Fortunately, our previous generation of that day got smart quick and realized that not only was it un-American to try to legislate what people choose to put into their own bodies (They even recognized to constitutionally do it they needed to amend the constitution, something we somehow ignore), but that it was also more dangerous, both in product and in the illegal nature of its acquisition and sale via the crime syndicates.

Unfortunately, out generation and the previous generations before us weren’t nearly as smart. Or as American (non-totalitarian) as those in the 20s/30s were.

Posted by: Rhinehold at September 9, 2014 7:05 PM
Comment #382966

Rhinehold,

I live on this planet, but it appears that you did not understand my post.

- “readily available” means legal. In the same way alcohol was obtainalbe during the prohibition there were still legal encumbrences that increased cost, decreased access points, etc… Bathtub gin has no equivalent in pot. You grow pot, it won’t kill you if you grow it wrong.

- I see no actual “damage numbers” or “dagerousness” metrics from states that have legallized pot. Anything you say about that is a guess so hypothesizing on your part doesn’t invalidate anything I said.

- Pot causes damage, more pot means more damage, thats a tautology. But like I also said, I believe people likely to use pot but haven’t yet for whatever reason are probably already using alcohol. Therefore, any increase in “damage” is likely minimal.

- We agree on one thing. There are legally imposed damages and societal costs that have nothing to do with using the drug itself. Remove those damages and we may very well have a net benefit.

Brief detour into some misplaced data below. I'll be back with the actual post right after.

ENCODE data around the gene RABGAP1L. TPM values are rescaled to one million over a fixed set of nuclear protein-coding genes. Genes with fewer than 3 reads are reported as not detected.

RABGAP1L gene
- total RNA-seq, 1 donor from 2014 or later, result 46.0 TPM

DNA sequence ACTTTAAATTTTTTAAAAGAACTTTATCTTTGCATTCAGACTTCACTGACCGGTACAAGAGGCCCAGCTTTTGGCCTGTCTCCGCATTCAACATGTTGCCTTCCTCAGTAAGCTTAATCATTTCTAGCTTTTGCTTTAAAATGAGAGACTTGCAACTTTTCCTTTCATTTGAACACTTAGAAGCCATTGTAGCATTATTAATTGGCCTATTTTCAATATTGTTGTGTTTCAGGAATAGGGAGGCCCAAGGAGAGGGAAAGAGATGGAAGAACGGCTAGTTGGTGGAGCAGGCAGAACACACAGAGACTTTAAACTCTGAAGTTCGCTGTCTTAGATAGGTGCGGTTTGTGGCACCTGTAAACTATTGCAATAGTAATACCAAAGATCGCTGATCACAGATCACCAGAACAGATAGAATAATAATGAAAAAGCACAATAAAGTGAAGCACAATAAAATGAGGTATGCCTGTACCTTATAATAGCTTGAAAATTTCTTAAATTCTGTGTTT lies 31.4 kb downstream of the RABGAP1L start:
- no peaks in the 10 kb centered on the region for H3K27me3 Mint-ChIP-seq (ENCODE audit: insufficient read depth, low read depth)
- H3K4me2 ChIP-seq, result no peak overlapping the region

Posted by: Dave at September 10, 2014 9:17 AM
Comment #383089

http://www.winnipegfreepress.com/business/huge-raid-on-drug-cartels-money-laundering-nets-90m-in-raid-on-los-angeles-fashion-district-274719181.html

Drugs and alcohol abuse culminates in tremendous physical/mental damage and material loss. Recently, some 1K agents raided an LA clothing fashion district and took some $100M off the street. Pocket change to the drug trade but the raid does show the criminal intent to launder, clean up the blood money.

Heroin is the most popular/cheap drug on the market now. A common sight to see a dozen or so people standing in lines around the major cities in the mornings to buy their fix for the day. Hundreds of tons cultivated in Mexico, Pakistan, Afghanistan, Venezuela and so on - - -

The drug business is pretty much a product of globalisation. I would think few of the major drug players in LA use English as their first language, any education would have been achieved outside the US, probably non-citizens, no nationalistic/patriotic feelings, never read the Constitution, and so on - -

But, it is definitely a business ‘too big to fail’. Recall that Miami was built from the ground up in the 80’s heydays on the profits from Columbian/Mexican drugs.

The bigger question is how can a country some $20T in debt send a 1000 agents on a raid, whoop up on ISIL, buy school lunches for the kids, send a man to Mars and so on - - -?

Otherwise - - -


Posted by: roy ellis at September 12, 2014 4:41 PM
Comment #384319

I think since alcohol is legal there is more chance for abuse. The users of alcohol are everyday Americans who don’t even see it as a drug which leads to over-consumption and alcoholism. It is easily accessible and socially acceptable too which makes it easier for problems to occur. (DUI’s, car crashes,etc.) This potential harm to not just the users but to others around them makes the overall harm score the highest of the drugs. Cannabis’s rating is very low for being illegal even though it is still very accessible. People have split views about the legalization of marijuana but I believe it should be legalized and regulated just like alcohol/tobacco.

Posted by: Kristen at October 15, 2014 9:09 PM